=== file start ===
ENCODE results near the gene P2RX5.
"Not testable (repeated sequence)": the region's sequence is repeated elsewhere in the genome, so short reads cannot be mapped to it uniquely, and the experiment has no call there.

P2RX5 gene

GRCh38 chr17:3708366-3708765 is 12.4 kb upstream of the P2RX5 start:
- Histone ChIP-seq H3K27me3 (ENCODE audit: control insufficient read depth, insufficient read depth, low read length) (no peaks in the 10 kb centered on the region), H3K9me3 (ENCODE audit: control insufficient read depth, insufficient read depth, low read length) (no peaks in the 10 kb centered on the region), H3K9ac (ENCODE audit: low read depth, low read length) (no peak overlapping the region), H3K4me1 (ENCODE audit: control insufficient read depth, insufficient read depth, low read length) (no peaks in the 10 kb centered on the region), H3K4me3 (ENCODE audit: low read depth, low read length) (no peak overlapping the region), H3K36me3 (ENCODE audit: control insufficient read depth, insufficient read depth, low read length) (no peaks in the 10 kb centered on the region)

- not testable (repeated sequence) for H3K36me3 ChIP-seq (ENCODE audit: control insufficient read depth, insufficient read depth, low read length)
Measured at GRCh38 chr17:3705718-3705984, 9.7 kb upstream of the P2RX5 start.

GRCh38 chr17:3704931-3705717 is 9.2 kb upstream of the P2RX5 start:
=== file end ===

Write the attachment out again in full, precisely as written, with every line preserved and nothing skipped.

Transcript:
ENCODE results near the gene P2RX5.
"Not testable (repeated sequence)": the region's sequence is repeated elsewhere in the genome, so short reads cannot be mapped to it uniquely, and the experiment has no call there.

P2RX5 gene

GRCh38 chr17:3708366-3708765 is 12.4 kb upstream of the P2RX5 start:
- Histone ChIP-seq H3K27me3 (ENCODE audit: control insufficient read depth, insufficient read depth, low read length) (no peaks in the 10 kb centered on the region), H3K9me3 (ENCODE audit: control insufficient read depth, insufficient read depth, low read length) (no peaks in the 10 kb centered on the region), H3K9ac (ENCODE audit: low read depth, low read length) (no peak overlapping the region), H3K4me1 (ENCODE audit: control insufficient read depth, insufficient read depth, low read length) (no peaks in the 10 kb centered on the region), H3K4me3 (ENCODE audit: low read depth, low read length) (no peak overlapping the region), H3K36me3 (ENCODE audit: control insufficient read depth, insufficient read depth, low read length) (no peaks in the 10 kb centered on the region)

- not testable (repeated sequence) for H3K36me3 ChIP-seq (ENCODE audit: control insufficient read depth, insufficient read depth, low read length)
Measured at GRCh38 chr17:3705718-3705984, 9.7 kb upstream of the P2RX5 start.

GRCh38 chr17:3704931-3705717 is 9.2 kb upstream of the P2RX5 start: